Early withdrawal of super is a fraught topic


The Australian super industry’s peak body released a paper last year titled “Australia’s super system stacks up well internationally”. While the title gives away the main thrust of the document, it still made this concession: “Where Australia does not come out so well… is adequacy of retirement incomes. The OECD publication notes that to ensure higher retirement income, people need to increase their retirement savings, their pension contributions and/or the length of their contribution period.”

There’s been a long public conversation on this subject. Central to it is the policy of increasing the minimum proportion of an employee’s wage that an employer must pay into their super fund. It’s been at 9.5 per cent since 2014 and was supposed to gradually increase to 12 per cent between 2021 and 2025. That was in question before the virus, and is now a point of contention once again.

Where it gets really tricky is whether a mandatory increase directly benefits workers or whether it has a negative influence on wages and so ultimately has a negligible or even counterproductive overall effect.

There’s debate about whether withdrawing super early during the pandemic will leave people significantly worse off in the long run.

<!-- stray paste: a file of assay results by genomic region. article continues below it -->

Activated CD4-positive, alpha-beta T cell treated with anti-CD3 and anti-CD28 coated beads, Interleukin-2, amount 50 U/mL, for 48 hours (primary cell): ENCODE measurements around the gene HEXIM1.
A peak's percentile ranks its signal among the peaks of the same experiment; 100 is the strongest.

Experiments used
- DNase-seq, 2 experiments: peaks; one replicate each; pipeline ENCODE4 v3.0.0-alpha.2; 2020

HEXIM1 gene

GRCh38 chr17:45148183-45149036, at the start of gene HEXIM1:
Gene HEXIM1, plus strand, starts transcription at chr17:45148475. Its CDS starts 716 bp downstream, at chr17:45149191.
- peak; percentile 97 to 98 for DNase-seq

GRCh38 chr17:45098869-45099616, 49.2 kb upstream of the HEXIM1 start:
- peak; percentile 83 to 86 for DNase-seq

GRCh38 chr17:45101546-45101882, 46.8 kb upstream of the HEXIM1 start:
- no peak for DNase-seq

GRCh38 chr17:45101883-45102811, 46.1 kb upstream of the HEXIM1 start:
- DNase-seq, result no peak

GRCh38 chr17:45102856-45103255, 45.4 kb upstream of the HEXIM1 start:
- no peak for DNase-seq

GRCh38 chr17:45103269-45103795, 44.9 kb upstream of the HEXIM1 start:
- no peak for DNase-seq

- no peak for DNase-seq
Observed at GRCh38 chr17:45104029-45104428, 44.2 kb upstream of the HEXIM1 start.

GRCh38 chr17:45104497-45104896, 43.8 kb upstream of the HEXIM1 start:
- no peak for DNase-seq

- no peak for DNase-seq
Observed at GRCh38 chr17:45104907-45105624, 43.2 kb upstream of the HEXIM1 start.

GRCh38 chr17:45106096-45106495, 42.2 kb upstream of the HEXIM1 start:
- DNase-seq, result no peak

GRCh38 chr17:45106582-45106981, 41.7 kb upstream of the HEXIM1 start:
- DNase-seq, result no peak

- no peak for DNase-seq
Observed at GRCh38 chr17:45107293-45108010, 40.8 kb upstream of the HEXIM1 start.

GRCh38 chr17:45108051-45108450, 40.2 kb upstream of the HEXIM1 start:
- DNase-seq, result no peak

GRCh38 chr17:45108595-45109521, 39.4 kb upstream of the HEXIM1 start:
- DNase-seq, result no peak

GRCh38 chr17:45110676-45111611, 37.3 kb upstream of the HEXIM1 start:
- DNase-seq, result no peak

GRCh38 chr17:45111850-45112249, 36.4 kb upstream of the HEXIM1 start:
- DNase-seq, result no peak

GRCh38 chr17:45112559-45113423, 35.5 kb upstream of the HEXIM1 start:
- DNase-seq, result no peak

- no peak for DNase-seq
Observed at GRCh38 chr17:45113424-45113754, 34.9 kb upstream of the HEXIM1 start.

There’s a related debate about whether withdrawing super early during the pandemic, as you’ve done, will leave people significantly worse off in the long run.

Members of the Grattan Institute, for example, argue that “most Australians will have a comfortable retirement even if they have spent some of their super early”.

But others have pointed to surveys showing that many who’ve withdrawn super early have underestimated the effect the decision will have on their future savings.

As you can see, there’s not a great deal of black and white here, and it’s all made more complicated when you add in your personal circumstances.

Finally, to your point about this being your money and you should have the right to do what you want with it. I asked Professor Geoffrey Kingston from the Macquarie University Department of Economics about this. He explained that super was devised as a way of decreasing the need for taxpayers to support fellow citizens once they stop earning from work, so making it inaccessible before retirement makes sense.

“The reason for the ban on early access to super by ordinary folks in ordinary times is this: if you enter retirement as a financial trainwreck then your living and medical expenses will be a burden on taxpayers that they cannot recoup, even in part.

“An analogy is compulsory third-party insurance. If you inflict auto and medical expenses on another driver, then that driver should be able to recoup those expenses from your insurance company.”

But Professor Kingston says these aren’t ordinary times and conditional changes to the system are reasonable.

“I agree that COVID does constitute a case for allowing some early access to super. Ideally, this early access would be confined to deserving cases but in practice it would probably be too costly to check out whether any given case is deserving or not.”

Got a work-related question? Send it to Work Therapy: jonathan@theinkbureau.com.au

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